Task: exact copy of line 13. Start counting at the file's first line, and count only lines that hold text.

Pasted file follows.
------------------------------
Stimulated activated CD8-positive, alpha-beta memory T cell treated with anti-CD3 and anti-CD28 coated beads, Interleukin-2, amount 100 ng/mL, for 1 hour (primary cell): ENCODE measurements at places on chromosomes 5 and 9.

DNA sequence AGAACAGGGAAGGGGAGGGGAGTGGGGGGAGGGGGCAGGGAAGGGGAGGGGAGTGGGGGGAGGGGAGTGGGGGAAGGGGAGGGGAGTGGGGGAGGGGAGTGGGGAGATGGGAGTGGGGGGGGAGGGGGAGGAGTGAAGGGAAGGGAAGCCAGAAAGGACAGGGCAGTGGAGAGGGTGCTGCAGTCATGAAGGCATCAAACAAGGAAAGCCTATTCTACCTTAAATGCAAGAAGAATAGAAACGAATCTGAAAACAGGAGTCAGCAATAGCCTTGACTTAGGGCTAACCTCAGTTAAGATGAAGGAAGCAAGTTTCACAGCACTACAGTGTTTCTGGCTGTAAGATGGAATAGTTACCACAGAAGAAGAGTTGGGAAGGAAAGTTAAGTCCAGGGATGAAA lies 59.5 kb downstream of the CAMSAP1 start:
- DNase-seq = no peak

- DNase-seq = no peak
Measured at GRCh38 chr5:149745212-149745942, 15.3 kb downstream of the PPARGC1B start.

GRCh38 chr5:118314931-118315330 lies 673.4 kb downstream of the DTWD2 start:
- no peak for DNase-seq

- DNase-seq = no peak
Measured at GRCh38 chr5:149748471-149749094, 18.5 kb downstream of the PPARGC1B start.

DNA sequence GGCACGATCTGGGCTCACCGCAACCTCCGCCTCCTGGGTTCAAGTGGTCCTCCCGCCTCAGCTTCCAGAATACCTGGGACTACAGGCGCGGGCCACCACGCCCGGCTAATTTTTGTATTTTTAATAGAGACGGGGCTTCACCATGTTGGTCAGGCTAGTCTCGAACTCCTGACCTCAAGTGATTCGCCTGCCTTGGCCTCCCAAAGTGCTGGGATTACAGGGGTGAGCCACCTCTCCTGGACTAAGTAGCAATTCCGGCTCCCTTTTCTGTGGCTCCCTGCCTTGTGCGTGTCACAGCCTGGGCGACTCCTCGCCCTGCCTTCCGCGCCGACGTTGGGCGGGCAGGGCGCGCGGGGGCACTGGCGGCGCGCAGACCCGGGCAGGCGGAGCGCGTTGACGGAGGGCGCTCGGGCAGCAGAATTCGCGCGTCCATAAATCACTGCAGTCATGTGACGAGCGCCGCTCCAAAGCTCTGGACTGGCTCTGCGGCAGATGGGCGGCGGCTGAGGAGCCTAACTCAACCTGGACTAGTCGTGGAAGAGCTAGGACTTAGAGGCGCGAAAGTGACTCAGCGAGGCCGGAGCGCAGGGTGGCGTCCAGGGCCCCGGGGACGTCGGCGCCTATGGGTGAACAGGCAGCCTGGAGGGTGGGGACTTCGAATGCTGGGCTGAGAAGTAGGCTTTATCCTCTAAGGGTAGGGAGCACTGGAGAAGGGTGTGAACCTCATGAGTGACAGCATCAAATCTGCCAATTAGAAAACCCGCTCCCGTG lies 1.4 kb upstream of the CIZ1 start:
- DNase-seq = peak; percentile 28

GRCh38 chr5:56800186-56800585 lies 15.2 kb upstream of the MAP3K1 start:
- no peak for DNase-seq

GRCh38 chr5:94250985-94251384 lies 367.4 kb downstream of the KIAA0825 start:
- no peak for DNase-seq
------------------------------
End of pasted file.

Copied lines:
- no peak for DNase-seq